Gather students on the rug using a preferred classroom management technique. I like to use my “Stop, look, listen.” The students stop what they are doing, look at me and listen for the direction. I usually preface the direction with, “When I say go…” This reminds the students to listen to the whole direction before moving to follow the directive.
In this case I would say, “When I say go I would like you to clear your space, push in your chair and go take a spot on your dot. Walking feet go.” By saying walking feet I am reminding the students to use walking feet in the classroom to ensure safe movement between areas.
When all of the students are seated on their dot in the rug area I ask them to stand up and get ready for a movement activity. They will need to stand up carefully and do washing machine arms to make sure they have enough space to move without bumping into their neighbors.
Before I play the song I remind the students that they are in control of their body and it will only do what you tell it to do. Telling my students they are in control of their body takes away from students saying, “He made me bump into him.”
Now I play the song Oh No! I Spilled My Milk, by Betsy Q. I like this song because it has a fun catchy tune and the students and I really get into yelling Oh No!
Once the song is over I have the students take a seat back on their spots on the rug. I do this by singing what I call the Spot On Your Dot Song.
“The book for today is called Too Many Pumpkins. This book is written and illustrated by Linda White. Looking at the cover of the book and recalling the title, can anyone give me a prediction as to what they think the story might be about?”
I select a couple of students to respond to the question using the Fair Sticks.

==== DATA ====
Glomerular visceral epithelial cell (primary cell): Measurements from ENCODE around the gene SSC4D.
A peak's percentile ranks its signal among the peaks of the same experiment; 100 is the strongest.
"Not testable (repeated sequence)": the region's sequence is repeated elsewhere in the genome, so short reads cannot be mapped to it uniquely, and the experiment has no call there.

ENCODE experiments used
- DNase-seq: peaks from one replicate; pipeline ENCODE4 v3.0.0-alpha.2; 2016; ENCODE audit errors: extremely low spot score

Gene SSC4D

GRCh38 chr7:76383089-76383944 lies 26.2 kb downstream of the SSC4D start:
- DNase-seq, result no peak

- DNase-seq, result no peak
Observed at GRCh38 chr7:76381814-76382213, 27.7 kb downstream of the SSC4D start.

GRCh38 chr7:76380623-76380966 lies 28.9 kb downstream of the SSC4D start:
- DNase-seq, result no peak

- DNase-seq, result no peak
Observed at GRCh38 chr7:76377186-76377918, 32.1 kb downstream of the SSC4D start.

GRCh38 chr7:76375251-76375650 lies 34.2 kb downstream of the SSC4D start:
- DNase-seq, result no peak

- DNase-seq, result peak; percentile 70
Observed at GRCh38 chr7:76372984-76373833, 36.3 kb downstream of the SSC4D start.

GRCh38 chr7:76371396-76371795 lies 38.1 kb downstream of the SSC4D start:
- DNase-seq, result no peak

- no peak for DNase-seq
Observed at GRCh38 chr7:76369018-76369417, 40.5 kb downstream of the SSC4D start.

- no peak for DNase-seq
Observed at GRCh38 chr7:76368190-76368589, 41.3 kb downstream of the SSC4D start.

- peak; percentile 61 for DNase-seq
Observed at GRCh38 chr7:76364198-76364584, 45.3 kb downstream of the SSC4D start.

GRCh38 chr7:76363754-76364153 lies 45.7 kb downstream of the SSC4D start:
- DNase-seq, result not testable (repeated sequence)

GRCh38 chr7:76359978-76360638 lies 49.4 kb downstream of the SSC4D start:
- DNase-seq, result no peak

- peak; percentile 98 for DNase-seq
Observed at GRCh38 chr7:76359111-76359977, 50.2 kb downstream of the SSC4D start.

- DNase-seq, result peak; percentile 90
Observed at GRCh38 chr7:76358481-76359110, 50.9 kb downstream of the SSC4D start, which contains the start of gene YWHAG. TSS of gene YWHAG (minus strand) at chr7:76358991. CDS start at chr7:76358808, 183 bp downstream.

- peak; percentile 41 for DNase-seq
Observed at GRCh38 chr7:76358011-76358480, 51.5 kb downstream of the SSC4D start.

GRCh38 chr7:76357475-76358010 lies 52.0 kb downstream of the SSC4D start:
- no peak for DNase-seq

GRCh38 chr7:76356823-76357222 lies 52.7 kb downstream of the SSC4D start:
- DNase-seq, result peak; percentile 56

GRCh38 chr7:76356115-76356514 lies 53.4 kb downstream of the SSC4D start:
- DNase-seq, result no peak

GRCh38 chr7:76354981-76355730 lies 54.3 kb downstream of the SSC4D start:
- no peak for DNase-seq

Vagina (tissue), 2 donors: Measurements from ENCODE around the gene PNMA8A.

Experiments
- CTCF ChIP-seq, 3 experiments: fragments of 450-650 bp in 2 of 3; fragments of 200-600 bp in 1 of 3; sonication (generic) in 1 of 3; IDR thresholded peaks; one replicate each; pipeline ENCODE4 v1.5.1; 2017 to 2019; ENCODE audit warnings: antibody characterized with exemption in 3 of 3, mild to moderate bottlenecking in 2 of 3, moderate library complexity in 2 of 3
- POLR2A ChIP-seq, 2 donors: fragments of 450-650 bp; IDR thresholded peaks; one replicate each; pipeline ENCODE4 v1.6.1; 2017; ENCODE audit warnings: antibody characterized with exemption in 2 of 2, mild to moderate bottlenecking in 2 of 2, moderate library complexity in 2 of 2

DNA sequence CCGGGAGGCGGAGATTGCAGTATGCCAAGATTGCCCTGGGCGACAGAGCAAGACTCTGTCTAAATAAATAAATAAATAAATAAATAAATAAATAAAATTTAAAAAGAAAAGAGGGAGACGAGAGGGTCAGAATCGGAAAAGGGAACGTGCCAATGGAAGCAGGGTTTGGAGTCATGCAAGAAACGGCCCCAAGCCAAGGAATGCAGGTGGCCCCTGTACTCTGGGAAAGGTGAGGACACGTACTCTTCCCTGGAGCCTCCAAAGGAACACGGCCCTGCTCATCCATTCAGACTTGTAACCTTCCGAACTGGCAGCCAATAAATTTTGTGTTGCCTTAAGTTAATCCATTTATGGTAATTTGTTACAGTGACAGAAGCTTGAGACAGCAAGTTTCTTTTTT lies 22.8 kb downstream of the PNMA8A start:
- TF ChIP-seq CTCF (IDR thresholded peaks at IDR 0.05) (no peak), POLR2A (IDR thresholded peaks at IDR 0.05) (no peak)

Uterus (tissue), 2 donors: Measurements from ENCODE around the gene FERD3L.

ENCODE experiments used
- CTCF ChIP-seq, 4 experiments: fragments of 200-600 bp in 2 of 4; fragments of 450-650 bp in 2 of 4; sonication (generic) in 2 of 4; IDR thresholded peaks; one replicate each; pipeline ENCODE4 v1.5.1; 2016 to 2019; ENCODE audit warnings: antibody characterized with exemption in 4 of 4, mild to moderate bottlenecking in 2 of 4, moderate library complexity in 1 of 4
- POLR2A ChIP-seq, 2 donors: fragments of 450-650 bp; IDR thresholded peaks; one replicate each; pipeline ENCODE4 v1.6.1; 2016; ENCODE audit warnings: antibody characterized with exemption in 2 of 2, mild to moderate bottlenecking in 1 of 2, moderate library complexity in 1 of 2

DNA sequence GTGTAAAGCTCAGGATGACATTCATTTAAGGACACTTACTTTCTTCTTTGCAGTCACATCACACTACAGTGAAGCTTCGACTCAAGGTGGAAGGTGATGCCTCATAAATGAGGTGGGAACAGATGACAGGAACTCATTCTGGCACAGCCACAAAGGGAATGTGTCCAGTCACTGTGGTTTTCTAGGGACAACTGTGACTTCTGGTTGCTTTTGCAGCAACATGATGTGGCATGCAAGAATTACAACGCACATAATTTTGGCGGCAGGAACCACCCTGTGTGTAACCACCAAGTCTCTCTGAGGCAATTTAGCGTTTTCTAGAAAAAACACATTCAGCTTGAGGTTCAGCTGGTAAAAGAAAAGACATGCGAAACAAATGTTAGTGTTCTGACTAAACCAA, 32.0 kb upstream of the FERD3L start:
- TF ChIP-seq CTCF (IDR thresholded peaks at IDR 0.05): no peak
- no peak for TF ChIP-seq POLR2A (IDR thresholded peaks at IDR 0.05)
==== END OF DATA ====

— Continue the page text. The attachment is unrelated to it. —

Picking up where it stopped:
“I think you may be right Ryan. There are a lot of pumpkins on the front cover with the old lady and the title does say Too Many Pumpkins, so those are both good clues that the book is probably going to be about an old lady with too many pumpkins.”
“What type of book do you think this is and why?”
“Fiction is right Emily and I like how you used the drawn cover illustration to explain how you got your answer. Okay, let’s go ahead and read the story to find out if Ryan’s prediction is correct.”
During reading, the students and I will discuss words like scarce, smithereens, admiring, tend, peered, etc, with the students.
I also ask questions like,
“What problem did Rebecca Estelle’s family have when she was a child?”
“How did the family take care of the problem of having no money?”
“We know a great big pumpkin has just smashed into Rebecca Estelle’s yard. How do you think Rebecca Estelle is going to take care of the problem?”
“Rebecca Estelle is too tired to life anymore pumpkins. How will she solve the problem of getting rid of all those pumpkins?”
After I have finished reading I ask the students if they can recall a time when they had a problem.
“Who here in the classroom can think of a time they had a problem?” I use the fair sticks to select a student to respond. “What was your problem Owen?”
“Wow that is a problem. How did you solve the problem of the puppy chewing up the toys in the toy room?” “That was a great idea your parents had of putting a baby gate in the doorway.”
I select a couple more students to respond to the question, making sure that I also ask those students to explain how they solved the problem.